Search Redirection Tool Could Be Trespass to Chattels–Burgess v. EForce

By Eric Goldman

Burgess v. EForce Media, Inc., 2007 WL 3355369 (W.D.N.C. Nov. 9, 2007)

Every now and then a consumer goes on a me-vs.-the-world bender and decides to unilaterally save society by suing everyone in sight. Burgess’ anger over unwanted advertising may have sparked such a campaign. His previous appearance on the blog involved his pro se lawsuit against American Express and many other major brand names for unwanted pop-up ads. In that ruling, the court intimated that advertisers could be liable for contributory trespass to chattels.

In this companion action, Burgess sued a number of defendants for spam. The court rejects his CAN-SPAM claim for lack of standing (he doesn’t qualify for the limited private causes of action).

Burgess also sued for the installation of search redirection client software, claiming it was a privacy invasion, trespass to chattels, and “illegal conduct.” The defendants first tries to dismiss the claims as preempted by CAN-SPAM, but CAN-SPAM’s preemption clause does not apply to generally applicable laws like privacy invasions and trespass to chattels. Nevertheless, the magistrate report (approved by the judge) dismisses the privacy invasion claim for failure to state a claim, saying:

While the undersigned shares in plaintiff’s frustration with the internet and the unconscionable applications that interfere with one’s use and enjoyment of technology–and at times display offensive websites–frustration of purpose is not an invasion of privacy. Further, the undersigned cannot find any North Carolina case recognizing a cause of action for invasion of privacy based on computer viruses that redirect internet searches or inquiries, or any cases that would suggest that similar such conduct in other fields would support such a claim.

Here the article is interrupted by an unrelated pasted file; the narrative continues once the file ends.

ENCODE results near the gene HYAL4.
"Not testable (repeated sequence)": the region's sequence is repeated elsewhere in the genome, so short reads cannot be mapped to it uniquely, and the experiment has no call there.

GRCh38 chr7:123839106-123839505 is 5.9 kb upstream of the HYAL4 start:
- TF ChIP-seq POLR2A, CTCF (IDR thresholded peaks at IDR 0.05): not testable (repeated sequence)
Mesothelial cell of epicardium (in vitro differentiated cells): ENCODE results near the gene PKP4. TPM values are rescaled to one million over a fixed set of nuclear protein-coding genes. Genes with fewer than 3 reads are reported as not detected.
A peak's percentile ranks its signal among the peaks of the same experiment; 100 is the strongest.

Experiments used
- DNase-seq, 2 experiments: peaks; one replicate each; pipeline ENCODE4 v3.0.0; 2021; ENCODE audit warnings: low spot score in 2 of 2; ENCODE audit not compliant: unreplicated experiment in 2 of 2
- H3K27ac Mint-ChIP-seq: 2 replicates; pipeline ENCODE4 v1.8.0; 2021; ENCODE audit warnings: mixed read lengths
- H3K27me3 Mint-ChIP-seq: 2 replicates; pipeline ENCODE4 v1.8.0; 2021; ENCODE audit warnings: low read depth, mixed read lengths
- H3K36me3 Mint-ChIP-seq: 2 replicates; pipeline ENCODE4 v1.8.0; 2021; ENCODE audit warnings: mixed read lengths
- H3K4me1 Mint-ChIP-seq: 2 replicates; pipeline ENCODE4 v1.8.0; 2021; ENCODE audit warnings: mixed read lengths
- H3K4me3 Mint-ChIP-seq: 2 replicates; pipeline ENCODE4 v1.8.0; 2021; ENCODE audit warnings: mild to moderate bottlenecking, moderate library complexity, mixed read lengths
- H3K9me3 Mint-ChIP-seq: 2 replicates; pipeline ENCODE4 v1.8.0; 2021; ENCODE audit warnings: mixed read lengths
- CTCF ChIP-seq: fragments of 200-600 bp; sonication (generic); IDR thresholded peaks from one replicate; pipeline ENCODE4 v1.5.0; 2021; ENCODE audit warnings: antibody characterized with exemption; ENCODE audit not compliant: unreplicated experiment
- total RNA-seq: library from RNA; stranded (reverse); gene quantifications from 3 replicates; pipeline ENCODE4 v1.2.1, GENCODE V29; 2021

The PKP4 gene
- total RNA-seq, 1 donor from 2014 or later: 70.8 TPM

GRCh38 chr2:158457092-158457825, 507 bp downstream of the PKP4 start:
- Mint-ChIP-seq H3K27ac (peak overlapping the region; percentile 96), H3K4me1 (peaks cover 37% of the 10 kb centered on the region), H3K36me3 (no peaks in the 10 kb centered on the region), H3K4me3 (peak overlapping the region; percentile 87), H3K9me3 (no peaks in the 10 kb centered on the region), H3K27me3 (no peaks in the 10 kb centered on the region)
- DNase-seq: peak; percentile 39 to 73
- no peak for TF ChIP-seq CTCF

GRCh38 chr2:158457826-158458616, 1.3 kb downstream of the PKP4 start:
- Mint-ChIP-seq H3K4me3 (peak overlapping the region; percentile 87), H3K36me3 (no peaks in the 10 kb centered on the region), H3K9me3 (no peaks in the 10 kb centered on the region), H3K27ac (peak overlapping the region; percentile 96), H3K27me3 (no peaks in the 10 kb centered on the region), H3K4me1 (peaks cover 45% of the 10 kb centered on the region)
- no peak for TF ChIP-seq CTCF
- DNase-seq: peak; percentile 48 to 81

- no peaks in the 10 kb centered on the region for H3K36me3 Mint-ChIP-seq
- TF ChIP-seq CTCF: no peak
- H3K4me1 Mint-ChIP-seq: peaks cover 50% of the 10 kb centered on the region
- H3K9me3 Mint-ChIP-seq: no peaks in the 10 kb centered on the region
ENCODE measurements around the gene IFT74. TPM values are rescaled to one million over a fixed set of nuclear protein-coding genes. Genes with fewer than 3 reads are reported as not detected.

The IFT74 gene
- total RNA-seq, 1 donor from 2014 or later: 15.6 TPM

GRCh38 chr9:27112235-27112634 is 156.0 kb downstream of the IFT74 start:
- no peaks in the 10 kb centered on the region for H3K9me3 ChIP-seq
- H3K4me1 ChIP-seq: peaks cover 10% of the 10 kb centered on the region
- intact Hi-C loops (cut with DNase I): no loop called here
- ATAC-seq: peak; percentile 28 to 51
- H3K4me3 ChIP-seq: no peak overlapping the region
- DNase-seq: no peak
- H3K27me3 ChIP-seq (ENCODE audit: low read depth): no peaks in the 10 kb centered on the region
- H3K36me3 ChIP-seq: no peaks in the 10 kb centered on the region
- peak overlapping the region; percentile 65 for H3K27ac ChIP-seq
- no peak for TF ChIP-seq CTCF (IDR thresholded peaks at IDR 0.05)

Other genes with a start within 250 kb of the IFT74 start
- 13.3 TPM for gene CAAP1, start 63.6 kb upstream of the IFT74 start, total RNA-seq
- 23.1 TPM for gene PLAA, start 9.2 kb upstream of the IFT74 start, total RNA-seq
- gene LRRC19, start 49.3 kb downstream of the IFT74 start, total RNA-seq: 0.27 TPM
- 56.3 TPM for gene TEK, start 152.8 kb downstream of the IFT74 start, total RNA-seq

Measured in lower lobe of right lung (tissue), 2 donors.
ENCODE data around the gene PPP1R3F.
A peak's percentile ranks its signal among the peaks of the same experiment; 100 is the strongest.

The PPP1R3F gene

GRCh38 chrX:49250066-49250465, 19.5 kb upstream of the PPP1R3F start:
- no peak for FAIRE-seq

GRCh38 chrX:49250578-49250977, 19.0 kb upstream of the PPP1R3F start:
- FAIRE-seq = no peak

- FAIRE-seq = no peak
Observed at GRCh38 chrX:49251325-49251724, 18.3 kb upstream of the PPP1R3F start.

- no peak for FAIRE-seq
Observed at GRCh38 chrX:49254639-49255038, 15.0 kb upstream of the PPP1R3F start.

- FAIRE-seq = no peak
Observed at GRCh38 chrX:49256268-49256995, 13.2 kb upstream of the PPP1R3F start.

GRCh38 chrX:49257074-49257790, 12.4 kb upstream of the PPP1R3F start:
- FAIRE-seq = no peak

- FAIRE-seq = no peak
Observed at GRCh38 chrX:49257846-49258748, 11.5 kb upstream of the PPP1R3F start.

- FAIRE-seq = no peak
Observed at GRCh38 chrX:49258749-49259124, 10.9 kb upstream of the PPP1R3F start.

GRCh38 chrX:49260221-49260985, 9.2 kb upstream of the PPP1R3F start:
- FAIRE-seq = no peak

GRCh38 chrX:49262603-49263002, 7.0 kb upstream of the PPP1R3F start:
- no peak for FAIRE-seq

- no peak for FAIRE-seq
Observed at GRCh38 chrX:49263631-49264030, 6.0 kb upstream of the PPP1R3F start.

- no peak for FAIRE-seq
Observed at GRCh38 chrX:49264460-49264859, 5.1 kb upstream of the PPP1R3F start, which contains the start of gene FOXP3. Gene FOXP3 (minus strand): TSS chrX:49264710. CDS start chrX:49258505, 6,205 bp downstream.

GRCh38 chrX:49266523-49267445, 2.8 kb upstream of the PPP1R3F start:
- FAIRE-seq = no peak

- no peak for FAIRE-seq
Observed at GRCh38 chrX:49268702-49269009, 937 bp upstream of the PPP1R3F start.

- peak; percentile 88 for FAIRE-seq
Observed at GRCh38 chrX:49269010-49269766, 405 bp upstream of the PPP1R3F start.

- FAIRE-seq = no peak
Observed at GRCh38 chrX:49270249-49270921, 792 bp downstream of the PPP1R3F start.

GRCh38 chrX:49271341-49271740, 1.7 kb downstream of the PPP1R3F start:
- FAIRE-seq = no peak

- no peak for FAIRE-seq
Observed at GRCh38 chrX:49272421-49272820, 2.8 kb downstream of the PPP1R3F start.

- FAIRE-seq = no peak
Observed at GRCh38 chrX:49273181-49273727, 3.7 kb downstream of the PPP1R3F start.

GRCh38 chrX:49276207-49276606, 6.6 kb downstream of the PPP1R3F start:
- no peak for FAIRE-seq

The “illegal conduct” claim was also dismissed.

On the other hand, building on Burgess prior ruling in state court, this court refuses to dismiss the trespass to chattels claim. Citing to Sotelo and others, the court says that Burgess’ “pro se pleadings are not a model of clarity but nevertheless suffice to state a claim for trespass to chattels. He sufficiently alleges actual possession of his computer and ‘unauthorized, unlawful interference’ with his use of this personal property.” So the Sotelo precedent marches on, even though this court (as with the prior Burgess court) doesn’t acknowledge Hamidi, Mummagraphics or the other cases that would put these expansive trespass to chattels rulings in serious doubt.

As a result, Burgess’ case lives to see another day. I’m sure we haven’t heard the last from him!

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